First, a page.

This “Swim Opinion” is courtesy of Kelsey Stark, SwimSwam Intern. Follow: @Kelso_Stark
At the end of Super Bowl 49, the Seahawks and Patriots did something that surprised me and the seven other swimmers; they started brawling. After the fight was over, I asked a question:
“What do you think our coach would do if we started fighting with our rival team at the end of conference meet?”
The answers varied from, He’d send the assistant coach in to break us up to Kick our butts!
We all knew the consensus, however; we would no longer be swimming for our Division I swim program. In our sport, on our team, no matter if it were the best swimmer or the worst, our coach would not have tolerated it.
As an avid Patriots fan, I felt embarrassed for my team. These are professional athletes, getting paid millions of dollars a year, with thousands of young fans watching the Super Bowl, and they start throwing punches because they’re losing.
What does this teach our athletes?
The announcer said the Seahawks player was frustrated. Would Milorad Cavic smacking Michael Phelps after the 100 butterfly in Beijing at the 2008 Olympics or Rome at the World Championships be okay, just because he was frustrated? No! It sets a terrible example and is the epitome of bad sportsmanship. Young athletes should know that fighting, no matter what the reason, has no place in sports.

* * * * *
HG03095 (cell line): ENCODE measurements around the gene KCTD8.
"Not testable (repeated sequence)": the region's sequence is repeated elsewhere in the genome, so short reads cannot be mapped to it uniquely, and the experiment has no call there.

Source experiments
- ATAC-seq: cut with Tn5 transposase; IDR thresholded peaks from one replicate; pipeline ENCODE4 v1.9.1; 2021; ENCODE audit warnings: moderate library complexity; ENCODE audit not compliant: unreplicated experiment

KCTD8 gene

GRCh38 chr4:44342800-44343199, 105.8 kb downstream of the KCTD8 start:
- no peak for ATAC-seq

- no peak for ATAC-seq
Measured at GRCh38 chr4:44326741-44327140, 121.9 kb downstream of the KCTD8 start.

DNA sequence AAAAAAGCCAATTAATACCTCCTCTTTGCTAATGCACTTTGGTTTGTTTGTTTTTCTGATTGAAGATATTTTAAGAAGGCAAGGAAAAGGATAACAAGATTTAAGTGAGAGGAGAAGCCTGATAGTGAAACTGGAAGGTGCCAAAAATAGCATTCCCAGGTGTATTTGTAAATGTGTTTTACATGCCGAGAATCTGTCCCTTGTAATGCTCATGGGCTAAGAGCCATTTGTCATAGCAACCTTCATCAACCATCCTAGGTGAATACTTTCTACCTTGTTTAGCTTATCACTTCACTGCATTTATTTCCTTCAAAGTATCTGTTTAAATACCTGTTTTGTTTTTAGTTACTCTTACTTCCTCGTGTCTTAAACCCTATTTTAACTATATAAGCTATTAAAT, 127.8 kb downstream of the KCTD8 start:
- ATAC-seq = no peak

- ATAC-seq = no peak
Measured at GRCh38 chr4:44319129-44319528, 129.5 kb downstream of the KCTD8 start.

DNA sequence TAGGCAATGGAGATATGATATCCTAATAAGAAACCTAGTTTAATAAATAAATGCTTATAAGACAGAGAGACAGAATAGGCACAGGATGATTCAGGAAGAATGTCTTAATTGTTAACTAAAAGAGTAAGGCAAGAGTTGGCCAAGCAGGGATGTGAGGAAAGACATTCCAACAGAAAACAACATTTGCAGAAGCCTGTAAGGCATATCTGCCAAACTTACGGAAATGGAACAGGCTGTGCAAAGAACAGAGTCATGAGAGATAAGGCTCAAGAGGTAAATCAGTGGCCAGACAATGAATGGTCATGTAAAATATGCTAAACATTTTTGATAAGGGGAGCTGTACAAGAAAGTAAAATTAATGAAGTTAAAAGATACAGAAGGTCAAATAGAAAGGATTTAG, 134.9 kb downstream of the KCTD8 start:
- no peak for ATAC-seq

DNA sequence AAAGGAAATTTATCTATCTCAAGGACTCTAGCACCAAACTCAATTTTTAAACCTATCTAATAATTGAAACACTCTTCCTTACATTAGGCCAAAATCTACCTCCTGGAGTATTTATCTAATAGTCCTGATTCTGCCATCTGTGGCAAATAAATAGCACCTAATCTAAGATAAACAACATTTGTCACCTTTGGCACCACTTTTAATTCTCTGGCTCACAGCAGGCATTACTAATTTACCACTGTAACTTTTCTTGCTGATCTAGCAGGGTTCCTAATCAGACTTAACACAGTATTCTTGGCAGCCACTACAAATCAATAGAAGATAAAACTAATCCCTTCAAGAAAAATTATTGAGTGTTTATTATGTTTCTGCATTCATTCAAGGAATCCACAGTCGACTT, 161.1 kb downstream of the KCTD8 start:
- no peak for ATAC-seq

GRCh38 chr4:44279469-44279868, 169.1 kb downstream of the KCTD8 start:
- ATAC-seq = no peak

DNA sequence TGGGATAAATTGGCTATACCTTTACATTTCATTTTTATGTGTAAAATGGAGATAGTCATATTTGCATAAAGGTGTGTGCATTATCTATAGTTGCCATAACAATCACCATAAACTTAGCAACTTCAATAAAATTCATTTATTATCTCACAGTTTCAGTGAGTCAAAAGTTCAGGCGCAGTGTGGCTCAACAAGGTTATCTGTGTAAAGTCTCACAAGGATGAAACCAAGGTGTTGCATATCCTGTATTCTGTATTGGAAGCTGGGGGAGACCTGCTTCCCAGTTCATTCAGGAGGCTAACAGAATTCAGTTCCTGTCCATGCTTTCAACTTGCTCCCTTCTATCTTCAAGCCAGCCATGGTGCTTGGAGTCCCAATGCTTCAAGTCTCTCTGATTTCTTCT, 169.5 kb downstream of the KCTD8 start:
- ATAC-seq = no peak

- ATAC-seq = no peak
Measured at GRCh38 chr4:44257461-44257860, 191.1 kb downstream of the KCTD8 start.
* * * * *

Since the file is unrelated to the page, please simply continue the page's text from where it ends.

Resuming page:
Perhaps the reason why swimmers aren’t as prone to aggression as football players is because swimming is a non-contact sport. Maybe it’s because, as swimmers, we’re simply too exhausted at the end of the race to do much other than hang onto the lane line and pant. But, I think, it goes deeper than that. Cavic didn’t clock Phelps after the 100 fly in Beijing because he was thinking about his race, and, perhaps, about what he did wrong or needed to correct.
As swimmers, we know how hard we worked. When we lose, from a young age, our coaches teach us that throwing our goggles or acting out in frustration is frowned upon, because that isn’t going to change the outcome for next time. What will change the outcome is getting back in the pool and training, doing the work needed to improve.
Are swimmers better sportsmen / sportswomen? What if swimmers brawled on your team? What would your coach do? Share in the comments.